Philip Yordan

Oscar-winning screenwriter

Sunday 12 January 2014 04:42

Philip Yordan, screenwriter: born Chicago 1 April 1914; four times married (five children); died La Jolla, California 24 March 2003

One of Hollywood's most colourful and prolific screenwriters, Philip Yordan crafted such varied and distinctive fare as Dillinger, Johnny Guitar, The Man from Laramie, The Big Combo and King of Kings.

He won an Oscar for the story of Broken Lance and acted as a front for blacklisted writers during the McCarthy era – of the famed Hollywood Ten who were jailed for their refusal to testify, eight were writers. During the height of the blacklist, Yordan lived in Paris, where he employed a stable of political émigrés who worked from the basement of his home. One of them, Bernard Gordon, said that though some might have felt exploited, Yordan was well liked. "He had a way of not putting himself above the writer and of being not so much friendly as equal and decent and regular with people."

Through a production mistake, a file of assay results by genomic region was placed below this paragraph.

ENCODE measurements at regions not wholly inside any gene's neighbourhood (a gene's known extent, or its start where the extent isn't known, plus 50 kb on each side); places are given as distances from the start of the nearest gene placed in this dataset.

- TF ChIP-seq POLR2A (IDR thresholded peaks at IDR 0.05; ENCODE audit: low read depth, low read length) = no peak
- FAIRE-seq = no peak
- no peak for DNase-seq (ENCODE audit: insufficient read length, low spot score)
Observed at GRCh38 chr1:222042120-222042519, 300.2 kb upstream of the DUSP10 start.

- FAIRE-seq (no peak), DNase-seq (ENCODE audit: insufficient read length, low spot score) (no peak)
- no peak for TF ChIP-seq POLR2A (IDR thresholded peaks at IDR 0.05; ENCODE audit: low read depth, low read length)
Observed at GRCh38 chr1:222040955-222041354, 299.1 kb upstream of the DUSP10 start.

Born in 1914 to Polish immigrants, Yordan was raised in what he later described as a "middle-class Jewish neighbourhood in Chicago". "Life was hard for many during the Depression," he said, "but it didn't affect us, because my dad got into the beauty supply business and that was excellent, because any girl that could raise 75 cents would, to get her hair set." He earned a bachelor's degree at the University of Illinois and a law degree at Kent College of Law in Chicago, but joined the local Goodman Theatre as an actor and writer. He told Pat McGilligan, author of the 1991 book Backstory 2,